In 2003, President Bush signed into law the Servicemembers Civil Relief Act (SCRA). The SCRA further clarified and solidified the Soldiers and Sailors Civil Relief Act (SSCRA) which benefits active duty military members and was signed into law in 1940. The bill was most recently updated in 2012, which can be found here.
There are many benefits that servicemembers can receive as under this law.
- 6% cap on interest rates for pre-service debt and obligations
- Delay of all legal civil actions during time of war
- Requiring court action before servicemember or family can be evicted from a rental property if the rent is less than $2900 (adjusted annual for inflation)
- Termination of pre-service residential lease, or termination of lease in the event of a Permanent Change of Station (PCS) or deployment longer than 90 days.
- Termination of auto lease under certain circumstances
- Guard and Reserve benefits
Interest Rate Reduction: To cap interest rates on debts or obligations to 6% per year, the debt must have been incurred before the servicemember entered military service. This can include credit card debt, car loans, student loans, mortgage payments, etc. This is not a deferral of interest, but an actual reduction. This does not apply to any debt received after joining the military. To reduce your interest, you must contact the financial institution in writing and provide them with a copy of your orders. This reduced interest rate will only apply while the member is still in the service, so pay it off quickly!
Delay of Civil Actions: In a time of war, soldiers who deploy can delay legal civil actions against them until they return home from the war. These can include bankruptcy, foreclosure, and divorce proceedings. This was enacted to allow the soldier to concentrate on the war effort, and not have to focus on legal proceedings back home. (My guess is they still worry about it, they just won’t have to deal with the legal proceedings until they return home).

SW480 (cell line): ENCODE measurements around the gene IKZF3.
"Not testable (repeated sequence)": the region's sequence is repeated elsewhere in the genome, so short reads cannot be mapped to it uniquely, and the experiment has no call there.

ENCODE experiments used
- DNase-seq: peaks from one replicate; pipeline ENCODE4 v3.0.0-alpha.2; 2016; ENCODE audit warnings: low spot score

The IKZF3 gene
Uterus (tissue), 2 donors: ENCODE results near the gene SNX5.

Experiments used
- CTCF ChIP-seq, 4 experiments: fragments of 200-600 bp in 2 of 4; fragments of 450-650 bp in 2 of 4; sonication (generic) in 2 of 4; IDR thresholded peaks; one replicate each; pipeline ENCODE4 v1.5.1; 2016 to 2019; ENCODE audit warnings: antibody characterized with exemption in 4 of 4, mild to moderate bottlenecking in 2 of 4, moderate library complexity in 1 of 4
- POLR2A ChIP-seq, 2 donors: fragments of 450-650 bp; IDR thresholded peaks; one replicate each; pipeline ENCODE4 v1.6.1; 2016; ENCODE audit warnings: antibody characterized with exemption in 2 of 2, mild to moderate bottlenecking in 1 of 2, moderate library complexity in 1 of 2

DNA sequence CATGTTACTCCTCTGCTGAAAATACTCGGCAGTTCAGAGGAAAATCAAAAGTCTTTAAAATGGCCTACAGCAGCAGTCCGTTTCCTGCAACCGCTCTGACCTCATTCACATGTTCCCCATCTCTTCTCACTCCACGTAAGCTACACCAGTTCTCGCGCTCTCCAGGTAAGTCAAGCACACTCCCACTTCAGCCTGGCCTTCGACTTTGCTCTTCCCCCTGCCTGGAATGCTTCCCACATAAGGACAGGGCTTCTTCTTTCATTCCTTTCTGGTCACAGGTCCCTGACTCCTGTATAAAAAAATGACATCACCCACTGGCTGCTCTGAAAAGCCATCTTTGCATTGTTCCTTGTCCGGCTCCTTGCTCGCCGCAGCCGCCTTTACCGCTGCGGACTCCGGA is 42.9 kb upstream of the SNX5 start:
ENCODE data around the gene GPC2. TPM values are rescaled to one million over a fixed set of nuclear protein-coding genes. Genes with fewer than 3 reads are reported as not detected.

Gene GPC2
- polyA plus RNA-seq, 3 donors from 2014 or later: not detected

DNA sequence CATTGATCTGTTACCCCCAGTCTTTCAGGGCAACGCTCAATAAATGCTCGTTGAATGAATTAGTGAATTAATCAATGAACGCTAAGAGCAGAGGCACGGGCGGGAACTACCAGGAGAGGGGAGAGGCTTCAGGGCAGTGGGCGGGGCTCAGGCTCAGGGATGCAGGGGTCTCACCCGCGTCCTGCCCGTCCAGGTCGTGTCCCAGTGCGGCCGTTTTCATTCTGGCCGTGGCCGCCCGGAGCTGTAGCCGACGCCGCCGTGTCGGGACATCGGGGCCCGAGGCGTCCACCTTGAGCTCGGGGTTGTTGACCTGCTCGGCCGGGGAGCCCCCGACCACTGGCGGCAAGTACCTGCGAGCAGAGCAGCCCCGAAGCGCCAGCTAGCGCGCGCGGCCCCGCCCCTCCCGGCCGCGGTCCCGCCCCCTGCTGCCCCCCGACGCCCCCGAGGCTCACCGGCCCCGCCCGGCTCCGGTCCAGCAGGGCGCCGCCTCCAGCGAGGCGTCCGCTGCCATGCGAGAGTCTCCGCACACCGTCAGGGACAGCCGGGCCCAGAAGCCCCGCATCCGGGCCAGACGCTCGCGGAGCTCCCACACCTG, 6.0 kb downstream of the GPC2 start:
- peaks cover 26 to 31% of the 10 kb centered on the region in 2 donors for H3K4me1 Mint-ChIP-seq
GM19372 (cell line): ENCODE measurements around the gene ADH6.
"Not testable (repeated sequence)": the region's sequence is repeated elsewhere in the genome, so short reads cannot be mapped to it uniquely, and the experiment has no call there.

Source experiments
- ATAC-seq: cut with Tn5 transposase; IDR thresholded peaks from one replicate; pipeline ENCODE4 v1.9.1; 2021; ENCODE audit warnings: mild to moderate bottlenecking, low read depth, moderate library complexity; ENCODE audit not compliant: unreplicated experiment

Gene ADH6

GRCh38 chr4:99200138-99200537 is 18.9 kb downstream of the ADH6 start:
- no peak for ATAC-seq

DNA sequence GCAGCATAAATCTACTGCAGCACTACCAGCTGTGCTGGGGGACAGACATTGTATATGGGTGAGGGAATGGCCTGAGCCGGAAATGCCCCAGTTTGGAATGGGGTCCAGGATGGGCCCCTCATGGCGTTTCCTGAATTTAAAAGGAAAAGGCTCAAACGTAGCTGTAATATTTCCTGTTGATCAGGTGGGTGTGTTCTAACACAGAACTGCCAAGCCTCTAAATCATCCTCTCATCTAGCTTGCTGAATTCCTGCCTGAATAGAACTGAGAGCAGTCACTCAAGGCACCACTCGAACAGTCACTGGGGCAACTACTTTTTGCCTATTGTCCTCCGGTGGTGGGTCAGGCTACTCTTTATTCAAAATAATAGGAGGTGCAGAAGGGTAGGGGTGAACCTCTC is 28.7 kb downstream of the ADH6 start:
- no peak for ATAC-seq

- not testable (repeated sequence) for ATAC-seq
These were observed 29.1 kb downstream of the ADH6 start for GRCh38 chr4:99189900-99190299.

Court Action to Evict: During time of war, servicemembers’ families cannot be evicted from a rental property if the rent is less than $2400 monthly. This is to prevent the servicemember from dealing with an eviction while he is off doing his duty for his country. There is an escalator clause which will provide for increases to the rent ceiling in future years.
Termination of Residential Lease: Servicemembers can break a pre-service lease without penalty when they join the service. This is an obvious law which prevents new recruits from being penalized upon joining the military. The new law formally recognizes what was commonly written into lease agreements as a ‘military clause.’ The military clause allowed the servicemember to break his lease without penalty for PCS or deployments longer than 90 days. The military clause is no longer required in a lease agreement because it is now a law.
Termination of Auto Lease: The servicemember and his family can terminate auto leases if he receives PCS orders overseas, or deployment orders for 180 days or more.
Guard and Reserve Benefits: All of these laws apply to the Guard and Reserve, but there are a few small differences. The Guard must be activated for a minimum of 30 days to be eligible. Guard and Reserve members can also terminate auto leases if they are activated for 180 days or more. The law does not state they must be deployed.
Get out of Cell Phone Contracts. The SCRA doesn’t specifically allow service members to cancel their cell phone contracts at will, but there are several ways for military members to cancel cell phone contracts or to cancel your cell phone contract without any fees.
And More… There are many other benefits that can be found within the SCRA. Contact your base legal department for more information, or read here. If you are considering joining the military, talk to a recruiter. (But remember, recruiters are not legal aides. Request them to direct you to someone who knows the facts!).
Image credit, Department of Justice (image in public domain).